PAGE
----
Right-wing media have used the recent tornadoes that killed nearly 300 people throughout the South to cast doubt on global warming or to attack global warming activists.
Right-Wing Media Use Tornadoes To Cast Doubt On Climate Change, Attack Global Warming Activists
Wash. Times: "Global Warming Crowd" Should Ask, "What If Everything They Have So Deeply Believed And Trusted Over The Years Turns Out To Be Completely Wrong?" In an April 28 editorial, The Washington Times accused "[c]limate-change fanatics" of "search[ing] for new meaning in tragedy" and stated that "the global-warming crowd should be asking themselves: What if everything they have so deeply believed and trusted over the years turns out to be completely wrong?" From the Times:
This year is seeing one of the worst tornado seasons in decades, and speculation is rampant about whether climate change is involved. When the dust settles, it's obvious that the rolling collapse of the case for global warming has forced alarmists to argue that even without scientific evidence, the risk is too great to reach any other conclusion.
Tornadoes fit well with the de rigueur notion of "global climate disruption" being pushed by White House science adviser John P. Holdren. After all, nothing says disruption quite like a tornado. Conclusively linking increases in the frequency and destructive power of tornadoes to human activity would push the climate-alarmist agenda much more dramatically than other alleged effects of carbon-dioxide emissions. Amateur video of houses being ripped apart by killer storms is more riveting than footage of supposedly melting glaciers.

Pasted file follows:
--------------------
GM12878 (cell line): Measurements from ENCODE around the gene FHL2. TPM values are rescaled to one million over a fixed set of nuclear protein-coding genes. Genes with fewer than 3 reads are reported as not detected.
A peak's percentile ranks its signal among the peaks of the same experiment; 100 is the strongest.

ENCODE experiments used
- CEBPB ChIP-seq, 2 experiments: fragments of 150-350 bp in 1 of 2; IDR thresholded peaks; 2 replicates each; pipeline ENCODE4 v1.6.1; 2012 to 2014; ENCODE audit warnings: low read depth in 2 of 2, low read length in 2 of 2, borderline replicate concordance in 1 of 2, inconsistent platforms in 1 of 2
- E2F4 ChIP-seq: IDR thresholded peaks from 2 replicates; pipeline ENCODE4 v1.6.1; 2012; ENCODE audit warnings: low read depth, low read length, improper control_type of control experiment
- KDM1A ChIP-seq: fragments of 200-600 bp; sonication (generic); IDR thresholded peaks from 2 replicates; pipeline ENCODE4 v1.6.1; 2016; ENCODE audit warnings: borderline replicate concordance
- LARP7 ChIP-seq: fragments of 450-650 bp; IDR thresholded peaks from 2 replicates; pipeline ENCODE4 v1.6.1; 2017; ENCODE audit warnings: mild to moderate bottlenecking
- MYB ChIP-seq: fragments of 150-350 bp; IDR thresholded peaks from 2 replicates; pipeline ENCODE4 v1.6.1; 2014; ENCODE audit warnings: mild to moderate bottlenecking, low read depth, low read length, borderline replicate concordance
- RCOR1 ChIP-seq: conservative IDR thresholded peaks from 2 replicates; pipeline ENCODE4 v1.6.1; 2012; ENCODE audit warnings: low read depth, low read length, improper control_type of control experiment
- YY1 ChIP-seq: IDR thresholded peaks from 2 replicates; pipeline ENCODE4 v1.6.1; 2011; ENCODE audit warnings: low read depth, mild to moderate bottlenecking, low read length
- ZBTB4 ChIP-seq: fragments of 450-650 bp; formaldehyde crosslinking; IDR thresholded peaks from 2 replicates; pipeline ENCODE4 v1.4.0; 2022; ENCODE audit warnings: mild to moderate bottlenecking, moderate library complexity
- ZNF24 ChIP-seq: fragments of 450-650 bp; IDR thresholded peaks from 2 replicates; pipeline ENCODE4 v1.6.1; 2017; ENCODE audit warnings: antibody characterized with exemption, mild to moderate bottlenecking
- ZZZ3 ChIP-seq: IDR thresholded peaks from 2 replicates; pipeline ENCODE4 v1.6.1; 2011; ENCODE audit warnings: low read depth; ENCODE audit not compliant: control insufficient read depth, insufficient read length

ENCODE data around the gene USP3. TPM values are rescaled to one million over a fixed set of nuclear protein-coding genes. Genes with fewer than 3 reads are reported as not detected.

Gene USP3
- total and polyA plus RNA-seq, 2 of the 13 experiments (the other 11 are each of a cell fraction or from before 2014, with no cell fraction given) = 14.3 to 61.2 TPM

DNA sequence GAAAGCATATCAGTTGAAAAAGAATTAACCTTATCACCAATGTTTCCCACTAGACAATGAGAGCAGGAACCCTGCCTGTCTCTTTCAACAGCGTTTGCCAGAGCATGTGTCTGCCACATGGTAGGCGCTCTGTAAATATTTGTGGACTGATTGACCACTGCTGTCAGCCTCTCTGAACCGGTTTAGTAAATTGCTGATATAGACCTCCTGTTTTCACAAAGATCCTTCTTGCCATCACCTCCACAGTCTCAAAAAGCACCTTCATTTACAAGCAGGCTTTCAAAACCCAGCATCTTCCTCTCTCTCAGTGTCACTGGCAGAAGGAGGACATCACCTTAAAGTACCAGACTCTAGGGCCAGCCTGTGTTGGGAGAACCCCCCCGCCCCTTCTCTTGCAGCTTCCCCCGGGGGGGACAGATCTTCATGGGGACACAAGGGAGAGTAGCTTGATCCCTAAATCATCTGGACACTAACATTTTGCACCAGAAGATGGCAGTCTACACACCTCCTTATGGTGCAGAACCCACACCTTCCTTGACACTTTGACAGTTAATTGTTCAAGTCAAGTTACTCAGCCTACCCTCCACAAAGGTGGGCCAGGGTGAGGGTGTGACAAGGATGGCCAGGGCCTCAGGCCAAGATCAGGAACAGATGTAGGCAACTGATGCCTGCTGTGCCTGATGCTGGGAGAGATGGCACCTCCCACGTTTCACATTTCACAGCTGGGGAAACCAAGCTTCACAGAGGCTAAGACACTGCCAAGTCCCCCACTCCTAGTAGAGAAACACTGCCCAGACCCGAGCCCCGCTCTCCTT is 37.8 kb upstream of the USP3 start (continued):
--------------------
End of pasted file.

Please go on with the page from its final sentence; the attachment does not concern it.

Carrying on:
There is no evidence that America is facing an increased risk from tornadoes based on human activity or carbon-dioxide emissions, but what if it is? Can we accept that risk? "What if global warming *does* cause more and more powerful tornadoes in the south?" asks The Atlantic. "What then?" This type of non-argument is typical of the reasoning the alarmist camp has been forced to employ as the factual basis for their pet theory crumbles. The questions the global-warming crowd should be asking themselves are: What if everything they have so deeply believed and trusted over the years turns out to be completely wrong? What if the belief system that has given their lives meaning for decades can no longer sustain its inner contradictions? What if their god dies? What then? [The Washington Times, 4/28/11]
Drudge: "Sorry, Al: Tornadoes Whipped Up By Wind, Not 'Climate Change.' " On April 28, the Drudge Report linked to an article about the tornadoes with the headline, "Sorry, Al: Tornadoes whipped up by wind, not 'climate change.' " The article to which Drudge linked indeed quoted several climatologists who "dismissed ... climate change as a factor" in causing the tornadoes. but none of the experts quoted in the article claimed that climate change is not happening. From the Drudge Report:
[Drudge Report, 4/28/11]